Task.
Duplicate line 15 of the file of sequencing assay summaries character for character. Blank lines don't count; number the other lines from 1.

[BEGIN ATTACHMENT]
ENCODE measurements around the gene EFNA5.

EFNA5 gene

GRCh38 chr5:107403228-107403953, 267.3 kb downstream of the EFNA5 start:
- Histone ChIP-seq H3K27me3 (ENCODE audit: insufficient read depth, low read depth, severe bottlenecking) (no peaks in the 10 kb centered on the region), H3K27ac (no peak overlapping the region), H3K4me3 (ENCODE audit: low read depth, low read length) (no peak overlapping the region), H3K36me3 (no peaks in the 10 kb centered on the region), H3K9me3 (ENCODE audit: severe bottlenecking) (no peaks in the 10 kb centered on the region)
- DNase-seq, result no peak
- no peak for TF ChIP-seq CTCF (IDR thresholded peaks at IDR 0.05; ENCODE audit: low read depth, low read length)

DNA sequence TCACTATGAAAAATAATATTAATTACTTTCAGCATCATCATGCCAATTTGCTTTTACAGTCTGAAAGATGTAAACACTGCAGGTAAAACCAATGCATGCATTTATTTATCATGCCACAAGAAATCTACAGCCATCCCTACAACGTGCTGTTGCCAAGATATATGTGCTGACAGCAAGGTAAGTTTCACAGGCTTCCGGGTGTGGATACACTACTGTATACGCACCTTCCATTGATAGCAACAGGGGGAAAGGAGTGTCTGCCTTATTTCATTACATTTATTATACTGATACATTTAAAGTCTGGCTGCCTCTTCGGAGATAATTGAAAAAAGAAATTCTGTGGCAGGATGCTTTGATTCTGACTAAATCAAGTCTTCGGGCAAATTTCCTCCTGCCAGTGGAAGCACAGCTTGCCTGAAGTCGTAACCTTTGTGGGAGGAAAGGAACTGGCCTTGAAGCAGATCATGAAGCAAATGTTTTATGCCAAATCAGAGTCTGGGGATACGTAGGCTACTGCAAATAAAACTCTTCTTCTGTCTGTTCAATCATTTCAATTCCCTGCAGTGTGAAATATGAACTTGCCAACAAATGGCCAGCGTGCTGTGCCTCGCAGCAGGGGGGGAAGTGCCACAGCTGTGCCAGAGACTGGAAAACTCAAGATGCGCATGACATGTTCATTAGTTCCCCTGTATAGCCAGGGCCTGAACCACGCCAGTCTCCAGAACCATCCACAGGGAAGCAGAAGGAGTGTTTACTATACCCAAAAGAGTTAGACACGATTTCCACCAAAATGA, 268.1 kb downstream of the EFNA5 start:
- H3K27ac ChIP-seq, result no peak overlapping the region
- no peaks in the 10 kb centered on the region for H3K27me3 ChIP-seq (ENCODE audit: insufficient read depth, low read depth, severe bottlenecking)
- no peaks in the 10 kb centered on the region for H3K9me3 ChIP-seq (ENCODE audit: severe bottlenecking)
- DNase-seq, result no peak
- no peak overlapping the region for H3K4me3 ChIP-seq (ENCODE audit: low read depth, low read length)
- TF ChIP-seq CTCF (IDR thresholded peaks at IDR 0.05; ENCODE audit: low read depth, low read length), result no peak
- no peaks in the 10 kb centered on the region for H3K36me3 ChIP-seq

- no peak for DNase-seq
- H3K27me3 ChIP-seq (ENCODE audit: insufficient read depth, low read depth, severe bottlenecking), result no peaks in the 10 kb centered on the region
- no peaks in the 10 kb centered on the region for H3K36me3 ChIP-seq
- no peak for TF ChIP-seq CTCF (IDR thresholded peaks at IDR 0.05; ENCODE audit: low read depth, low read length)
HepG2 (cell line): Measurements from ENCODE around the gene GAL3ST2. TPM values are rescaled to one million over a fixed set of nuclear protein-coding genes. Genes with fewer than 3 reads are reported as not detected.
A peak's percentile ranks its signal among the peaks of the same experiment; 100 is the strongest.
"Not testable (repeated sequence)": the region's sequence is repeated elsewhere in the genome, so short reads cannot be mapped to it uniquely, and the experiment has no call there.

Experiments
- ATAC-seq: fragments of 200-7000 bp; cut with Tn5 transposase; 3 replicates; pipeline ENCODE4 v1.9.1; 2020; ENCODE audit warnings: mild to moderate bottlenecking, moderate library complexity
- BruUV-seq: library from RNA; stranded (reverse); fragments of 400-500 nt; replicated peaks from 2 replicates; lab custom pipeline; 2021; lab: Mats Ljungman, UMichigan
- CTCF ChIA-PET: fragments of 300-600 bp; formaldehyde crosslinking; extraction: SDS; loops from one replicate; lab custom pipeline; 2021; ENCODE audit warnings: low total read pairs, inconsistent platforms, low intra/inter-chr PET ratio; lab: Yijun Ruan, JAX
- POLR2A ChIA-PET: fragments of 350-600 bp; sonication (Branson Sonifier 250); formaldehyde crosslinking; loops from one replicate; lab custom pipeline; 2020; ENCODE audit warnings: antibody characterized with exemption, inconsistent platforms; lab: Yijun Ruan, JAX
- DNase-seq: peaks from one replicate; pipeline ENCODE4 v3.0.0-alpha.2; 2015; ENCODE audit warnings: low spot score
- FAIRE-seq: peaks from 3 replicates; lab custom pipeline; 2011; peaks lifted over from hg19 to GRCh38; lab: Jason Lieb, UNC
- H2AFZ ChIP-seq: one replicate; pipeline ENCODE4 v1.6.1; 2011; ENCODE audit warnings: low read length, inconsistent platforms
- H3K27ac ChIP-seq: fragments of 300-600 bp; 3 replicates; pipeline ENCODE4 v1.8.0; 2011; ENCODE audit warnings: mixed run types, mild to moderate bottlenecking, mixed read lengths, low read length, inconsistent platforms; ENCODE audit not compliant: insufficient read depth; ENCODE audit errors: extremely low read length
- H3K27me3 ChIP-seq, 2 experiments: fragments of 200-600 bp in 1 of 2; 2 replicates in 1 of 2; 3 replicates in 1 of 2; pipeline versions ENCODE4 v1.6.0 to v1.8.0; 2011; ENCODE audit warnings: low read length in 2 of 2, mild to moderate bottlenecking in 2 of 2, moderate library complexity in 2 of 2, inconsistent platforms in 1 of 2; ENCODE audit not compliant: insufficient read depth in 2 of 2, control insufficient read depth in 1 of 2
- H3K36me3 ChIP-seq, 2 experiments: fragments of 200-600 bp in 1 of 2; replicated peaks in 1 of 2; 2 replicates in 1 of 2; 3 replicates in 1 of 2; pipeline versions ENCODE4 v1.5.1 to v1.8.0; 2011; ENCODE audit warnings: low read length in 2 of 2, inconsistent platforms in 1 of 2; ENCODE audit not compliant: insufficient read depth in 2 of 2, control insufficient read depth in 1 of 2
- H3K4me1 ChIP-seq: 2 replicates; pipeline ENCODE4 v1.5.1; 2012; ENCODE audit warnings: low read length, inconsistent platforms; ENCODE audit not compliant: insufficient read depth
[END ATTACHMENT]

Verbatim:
- no peak for DNase-seq